One such comment was about Anand's choice of opening line today; in particular his decision to head for the quasi-endgame with the queen trade. It seemed to me both dubious in its own right and all the more so as a way for him to play against Carlsen. Perhaps I'm the stopped clock that's right twice a day or the blind squirrel who found a nut, but on this occasion I can at least enlist Garry Kasparov in support of my claim. A few minutes ago, he offered these tweets:
It's even harder to understand Anand's opening choice today than the blunders. I looked at this line for my match vs Kramnik in 2000. Bad.
I remember looking at Bf4 and this h-pawn push and it's miserable for Black. Especially against Magnus, bizarre blunder today aside.
It will be very hard for Anand to come back. There was an exchange of terrible openings in g3 & g6 [DM: game 3 and game 6], doubt it will happen again.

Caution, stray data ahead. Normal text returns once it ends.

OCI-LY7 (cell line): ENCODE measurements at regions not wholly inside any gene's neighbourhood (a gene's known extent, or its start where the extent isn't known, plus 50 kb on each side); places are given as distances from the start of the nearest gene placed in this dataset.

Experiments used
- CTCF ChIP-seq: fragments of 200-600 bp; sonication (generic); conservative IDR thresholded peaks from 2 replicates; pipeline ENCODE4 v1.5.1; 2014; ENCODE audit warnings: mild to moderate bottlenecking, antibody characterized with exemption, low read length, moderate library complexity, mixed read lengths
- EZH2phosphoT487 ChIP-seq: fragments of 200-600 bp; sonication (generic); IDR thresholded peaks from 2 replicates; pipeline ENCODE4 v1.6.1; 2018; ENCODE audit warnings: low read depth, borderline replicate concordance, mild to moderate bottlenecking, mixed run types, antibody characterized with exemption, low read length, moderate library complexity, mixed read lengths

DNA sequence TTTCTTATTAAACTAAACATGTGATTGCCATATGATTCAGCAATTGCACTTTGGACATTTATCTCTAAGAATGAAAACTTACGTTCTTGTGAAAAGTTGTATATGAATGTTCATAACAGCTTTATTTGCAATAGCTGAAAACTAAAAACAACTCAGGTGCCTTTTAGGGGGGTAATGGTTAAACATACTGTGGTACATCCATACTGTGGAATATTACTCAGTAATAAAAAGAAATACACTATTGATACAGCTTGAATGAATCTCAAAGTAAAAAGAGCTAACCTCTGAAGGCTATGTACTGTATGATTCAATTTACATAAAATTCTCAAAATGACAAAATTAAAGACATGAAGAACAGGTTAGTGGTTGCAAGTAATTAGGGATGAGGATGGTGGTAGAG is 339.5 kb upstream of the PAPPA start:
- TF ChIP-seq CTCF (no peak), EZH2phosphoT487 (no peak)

If you were a chess player at the time of the Kasparov-Deep Blue matches in 1996 and 1997 there's little you'll learn from this video by Nate Silver and his FiveThirtyEight crew on the second match. It does a very good job of summarizing the match in a way that's useful for "civilians", so I recommend it for the curious non-chess players in your life.
HT: Allen Becker
Yesterday's mail brought the final installment of the helpfully titled Garry Kasparov's Garry Kasparov on Garry Kasparov* (Part III: 1993-2005). This will not be Dennis Monokroussos on Garry Kasparov's Garry Kasparov on Garry Kasparov, by Dennis Monokroussos, however. Instead, I want to report on an intriguing tidbit at the very end of the main section of the book and see if anyone can supply further details.